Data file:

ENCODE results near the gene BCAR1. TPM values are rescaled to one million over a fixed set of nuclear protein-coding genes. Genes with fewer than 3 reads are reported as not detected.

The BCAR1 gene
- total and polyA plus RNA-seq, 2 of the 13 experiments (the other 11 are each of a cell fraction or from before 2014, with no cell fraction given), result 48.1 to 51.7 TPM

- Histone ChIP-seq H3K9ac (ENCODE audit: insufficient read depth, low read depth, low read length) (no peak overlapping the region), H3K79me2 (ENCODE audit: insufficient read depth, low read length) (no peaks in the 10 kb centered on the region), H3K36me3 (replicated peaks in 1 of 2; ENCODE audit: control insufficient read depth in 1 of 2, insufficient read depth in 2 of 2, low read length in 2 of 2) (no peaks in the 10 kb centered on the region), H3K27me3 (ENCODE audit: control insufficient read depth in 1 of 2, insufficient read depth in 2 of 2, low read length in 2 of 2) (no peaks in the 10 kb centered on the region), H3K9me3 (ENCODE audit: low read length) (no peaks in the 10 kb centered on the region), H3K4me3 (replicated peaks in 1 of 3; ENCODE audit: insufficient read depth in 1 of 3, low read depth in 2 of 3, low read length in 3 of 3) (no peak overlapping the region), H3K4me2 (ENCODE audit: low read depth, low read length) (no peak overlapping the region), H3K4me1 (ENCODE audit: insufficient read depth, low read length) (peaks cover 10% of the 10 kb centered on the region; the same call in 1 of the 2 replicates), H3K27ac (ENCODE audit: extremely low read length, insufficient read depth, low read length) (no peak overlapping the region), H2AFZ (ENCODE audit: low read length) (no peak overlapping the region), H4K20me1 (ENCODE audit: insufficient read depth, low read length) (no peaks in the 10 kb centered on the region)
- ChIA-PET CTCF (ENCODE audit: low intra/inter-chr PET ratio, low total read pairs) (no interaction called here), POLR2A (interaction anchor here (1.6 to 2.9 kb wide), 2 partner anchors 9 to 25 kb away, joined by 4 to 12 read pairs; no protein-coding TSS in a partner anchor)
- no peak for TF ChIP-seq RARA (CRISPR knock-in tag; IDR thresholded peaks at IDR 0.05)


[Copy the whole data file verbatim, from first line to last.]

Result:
ENCODE results near the gene BCAR1. TPM values are rescaled to one million over a fixed set of nuclear protein-coding genes. Genes with fewer than 3 reads are reported as not detected.

The BCAR1 gene
- total and polyA plus RNA-seq, 2 of the 13 experiments (the other 11 are each of a cell fraction or from before 2014, with no cell fraction given), result 48.1 to 51.7 TPM

- Histone ChIP-seq H3K9ac (ENCODE audit: insufficient read depth, low read depth, low read length) (no peak overlapping the region), H3K79me2 (ENCODE audit: insufficient read depth, low read length) (no peaks in the 10 kb centered on the region), H3K36me3 (replicated peaks in 1 of 2; ENCODE audit: control insufficient read depth in 1 of 2, insufficient read depth in 2 of 2, low read length in 2 of 2) (no peaks in the 10 kb centered on the region), H3K27me3 (ENCODE audit: control insufficient read depth in 1 of 2, insufficient read depth in 2 of 2, low read length in 2 of 2) (no peaks in the 10 kb centered on the region), H3K9me3 (ENCODE audit: low read length) (no peaks in the 10 kb centered on the region), H3K4me3 (replicated peaks in 1 of 3; ENCODE audit: insufficient read depth in 1 of 3, low read depth in 2 of 3, low read length in 3 of 3) (no peak overlapping the region), H3K4me2 (ENCODE audit: low read depth, low read length) (no peak overlapping the region), H3K4me1 (ENCODE audit: insufficient read depth, low read length) (peaks cover 10% of the 10 kb centered on the region; the same call in 1 of the 2 replicates), H3K27ac (ENCODE audit: extremely low read length, insufficient read depth, low read length) (no peak overlapping the region), H2AFZ (ENCODE audit: low read length) (no peak overlapping the region), H4K20me1 (ENCODE audit: insufficient read depth, low read length) (no peaks in the 10 kb centered on the region)
- ChIA-PET CTCF (ENCODE audit: low intra/inter-chr PET ratio, low total read pairs) (no interaction called here), POLR2A (interaction anchor here (1.6 to 2.9 kb wide), 2 partner anchors 9 to 25 kb away, joined by 4 to 12 read pairs; no protein-coding TSS in a partner anchor)
- no peak for TF ChIP-seq RARA (CRISPR knock-in tag; IDR thresholded peaks at IDR 0.05)